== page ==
obtain that information as soon as we have it available we'll make it available to all of you. >> for the state department speaking there, again, we are getting pieces of information as we have been on the air for the last several hours. and this is the way it happens, little pieces of information starting to build the larger picture of what has occurred here. the key questions we still don't know exactly what sort of device or what it was that brought this plane down. who was in control, if it was, in fact, a missile, who was in control of it. what their motivation was and what their knowledge was when they launched a device. were they aware it was a passenger jet? at this point, there's hard to see any strategic reason why any of the groups involved in that region would aim to try to bring down a civilian passenger airline. they have brought down a ukrainian military aircraft, two other ukrainian military aircraft the last several days. there's still a lot we don't
know. jim sciutto is joining us in washington. jim, let's just kind of review if we could the information that we have now that you have been getting. you have been talking to ukrainian authorities a lot. you have been talking to folks from nato. lay out the broad picture, kind of the broad brush for those who are just joining us. >> well, i'll tell you, the perspective of ukrainian officials, and it is good that we add a caveat here, because there are political elements involved in this conflict that would lead ukrainian officials to immediately point the finger at pro-russian separatists or indeed russia. but they are indeed doing that. and they're taking it out of the theoretical category and saying explicitly they believe this plane was shot down. and, in fact, with specificity, saying they believe it was a russian-made buk, b-u-k, missile system, used to take it down at altitude of 33,000 feet. and in speaking with them, they made the point to me that two weeks ago, pro russian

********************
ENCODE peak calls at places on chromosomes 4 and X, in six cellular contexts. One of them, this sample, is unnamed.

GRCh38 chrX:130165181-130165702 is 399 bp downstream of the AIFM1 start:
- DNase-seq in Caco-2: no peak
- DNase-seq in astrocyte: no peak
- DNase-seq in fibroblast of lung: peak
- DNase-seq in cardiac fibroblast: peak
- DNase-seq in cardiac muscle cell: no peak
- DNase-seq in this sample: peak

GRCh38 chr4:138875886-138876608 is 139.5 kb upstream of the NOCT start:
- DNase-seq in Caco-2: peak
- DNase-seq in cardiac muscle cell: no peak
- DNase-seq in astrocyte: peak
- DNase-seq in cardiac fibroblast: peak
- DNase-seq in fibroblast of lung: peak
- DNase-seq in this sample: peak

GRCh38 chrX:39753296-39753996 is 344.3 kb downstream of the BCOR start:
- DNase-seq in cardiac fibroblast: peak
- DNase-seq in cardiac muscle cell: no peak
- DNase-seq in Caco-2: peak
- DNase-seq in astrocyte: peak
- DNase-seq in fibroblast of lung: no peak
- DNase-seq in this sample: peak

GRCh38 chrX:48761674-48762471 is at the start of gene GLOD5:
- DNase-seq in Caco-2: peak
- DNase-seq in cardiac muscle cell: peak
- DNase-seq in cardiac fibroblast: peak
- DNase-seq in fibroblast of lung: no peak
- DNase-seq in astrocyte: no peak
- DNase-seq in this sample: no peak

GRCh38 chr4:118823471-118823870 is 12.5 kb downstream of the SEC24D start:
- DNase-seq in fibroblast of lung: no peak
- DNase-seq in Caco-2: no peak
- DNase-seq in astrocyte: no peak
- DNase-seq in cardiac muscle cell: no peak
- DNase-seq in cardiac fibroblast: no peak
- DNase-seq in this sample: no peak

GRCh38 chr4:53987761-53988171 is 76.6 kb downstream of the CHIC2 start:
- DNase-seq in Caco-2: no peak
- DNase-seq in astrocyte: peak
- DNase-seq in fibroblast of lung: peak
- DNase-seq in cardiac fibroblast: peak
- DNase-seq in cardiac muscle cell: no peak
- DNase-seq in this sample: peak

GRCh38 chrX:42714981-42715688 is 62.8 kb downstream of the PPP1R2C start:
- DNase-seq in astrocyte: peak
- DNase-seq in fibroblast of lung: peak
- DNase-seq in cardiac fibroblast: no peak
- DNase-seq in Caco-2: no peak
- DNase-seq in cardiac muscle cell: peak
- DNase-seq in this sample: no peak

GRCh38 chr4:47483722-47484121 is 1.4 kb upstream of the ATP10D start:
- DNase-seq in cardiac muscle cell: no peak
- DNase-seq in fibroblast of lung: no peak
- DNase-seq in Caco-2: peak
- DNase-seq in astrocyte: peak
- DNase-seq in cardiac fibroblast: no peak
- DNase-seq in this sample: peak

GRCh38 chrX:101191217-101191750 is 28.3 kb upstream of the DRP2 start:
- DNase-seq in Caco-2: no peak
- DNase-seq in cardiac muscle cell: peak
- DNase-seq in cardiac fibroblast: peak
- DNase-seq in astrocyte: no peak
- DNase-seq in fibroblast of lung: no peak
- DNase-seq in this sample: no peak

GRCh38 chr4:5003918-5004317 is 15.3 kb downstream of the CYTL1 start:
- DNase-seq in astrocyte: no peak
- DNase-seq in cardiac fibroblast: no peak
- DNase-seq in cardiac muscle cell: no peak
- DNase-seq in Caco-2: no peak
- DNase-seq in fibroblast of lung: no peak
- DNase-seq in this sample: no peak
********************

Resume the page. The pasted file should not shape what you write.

separatists in ukraine captured just such a missile system in what was a ukrainian base and bragged about it. there were russian television reports showing pictures and video of the captured weapon system at the time. and in addition to that, they criter cite as evidence previous strikes against ukrainian planes over the last several weeks, half a dozen or so. just two this week. on monday, a russian -- ukrainian military transport plane and then earlier this morning, a ukrainian military jet shot down, which ukrainian officials say were shot down by pro russian separatists using weapons supplied by russia. when ukrainian officials point the finger inside ukraine, they are at the same time pointing the finger at russia, because they say, and u.s. officials believe this to be true as well, that russia is arming those separatists with very capable